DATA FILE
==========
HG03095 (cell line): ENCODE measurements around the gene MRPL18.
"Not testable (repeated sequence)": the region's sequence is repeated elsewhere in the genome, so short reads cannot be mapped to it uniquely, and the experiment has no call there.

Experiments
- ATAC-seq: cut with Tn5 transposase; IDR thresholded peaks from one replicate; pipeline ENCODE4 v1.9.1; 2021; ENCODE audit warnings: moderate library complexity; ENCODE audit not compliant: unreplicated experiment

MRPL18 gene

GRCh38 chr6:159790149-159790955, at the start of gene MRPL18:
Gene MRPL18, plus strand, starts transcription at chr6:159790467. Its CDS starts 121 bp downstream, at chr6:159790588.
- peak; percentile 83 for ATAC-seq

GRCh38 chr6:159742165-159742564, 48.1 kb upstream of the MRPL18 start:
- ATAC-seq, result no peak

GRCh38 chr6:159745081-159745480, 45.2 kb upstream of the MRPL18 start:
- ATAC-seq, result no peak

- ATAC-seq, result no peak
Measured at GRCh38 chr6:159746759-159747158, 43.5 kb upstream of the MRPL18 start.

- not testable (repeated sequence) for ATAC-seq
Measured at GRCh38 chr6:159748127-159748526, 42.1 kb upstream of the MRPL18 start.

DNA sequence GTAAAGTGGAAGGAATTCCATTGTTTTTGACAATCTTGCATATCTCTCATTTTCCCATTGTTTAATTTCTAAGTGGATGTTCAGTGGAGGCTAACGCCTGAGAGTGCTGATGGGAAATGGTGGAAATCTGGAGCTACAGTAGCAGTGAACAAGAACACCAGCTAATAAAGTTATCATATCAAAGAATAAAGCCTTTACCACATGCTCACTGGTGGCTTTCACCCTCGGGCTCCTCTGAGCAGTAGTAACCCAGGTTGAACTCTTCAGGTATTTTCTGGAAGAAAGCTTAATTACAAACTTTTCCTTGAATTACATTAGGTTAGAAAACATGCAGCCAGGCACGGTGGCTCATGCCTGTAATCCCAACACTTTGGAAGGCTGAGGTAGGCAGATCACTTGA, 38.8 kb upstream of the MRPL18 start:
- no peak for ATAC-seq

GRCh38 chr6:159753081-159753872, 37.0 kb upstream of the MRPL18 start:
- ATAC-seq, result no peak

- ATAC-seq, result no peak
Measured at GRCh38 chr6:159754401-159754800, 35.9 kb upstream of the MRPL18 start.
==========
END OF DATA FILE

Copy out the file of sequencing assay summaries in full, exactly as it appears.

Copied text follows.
HG03095 (cell line): ENCODE measurements around the gene MRPL18.
"Not testable (repeated sequence)": the region's sequence is repeated elsewhere in the genome, so short reads cannot be mapped to it uniquely, and the experiment has no call there.

Experiments
- ATAC-seq: cut with Tn5 transposase; IDR thresholded peaks from one replicate; pipeline ENCODE4 v1.9.1; 2021; ENCODE audit warnings: moderate library complexity; ENCODE audit not compliant: unreplicated experiment

MRPL18 gene

GRCh38 chr6:159790149-159790955, at the start of gene MRPL18:
Gene MRPL18, plus strand, starts transcription at chr6:159790467. Its CDS starts 121 bp downstream, at chr6:159790588.
- peak; percentile 83 for ATAC-seq

GRCh38 chr6:159742165-159742564, 48.1 kb upstream of the MRPL18 start:
- ATAC-seq, result no peak

GRCh38 chr6:159745081-159745480, 45.2 kb upstream of the MRPL18 start:
- ATAC-seq, result no peak

- ATAC-seq, result no peak
Measured at GRCh38 chr6:159746759-159747158, 43.5 kb upstream of the MRPL18 start.

- not testable (repeated sequence) for ATAC-seq
Measured at GRCh38 chr6:159748127-159748526, 42.1 kb upstream of the MRPL18 start.

DNA sequence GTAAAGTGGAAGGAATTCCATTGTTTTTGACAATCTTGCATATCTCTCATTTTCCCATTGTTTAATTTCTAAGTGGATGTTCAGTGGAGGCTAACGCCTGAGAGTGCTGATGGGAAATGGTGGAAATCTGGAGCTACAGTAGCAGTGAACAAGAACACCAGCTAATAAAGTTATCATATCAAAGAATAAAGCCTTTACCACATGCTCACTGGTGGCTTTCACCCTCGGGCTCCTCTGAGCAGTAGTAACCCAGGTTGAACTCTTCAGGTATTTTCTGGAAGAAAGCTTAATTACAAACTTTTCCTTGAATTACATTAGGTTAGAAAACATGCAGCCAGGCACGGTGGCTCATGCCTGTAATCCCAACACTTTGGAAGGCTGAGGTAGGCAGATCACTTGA, 38.8 kb upstream of the MRPL18 start:
- no peak for ATAC-seq

GRCh38 chr6:159753081-159753872, 37.0 kb upstream of the MRPL18 start:
- ATAC-seq, result no peak

- ATAC-seq, result no peak
Measured at GRCh38 chr6:159754401-159754800, 35.9 kb upstream of the MRPL18 start.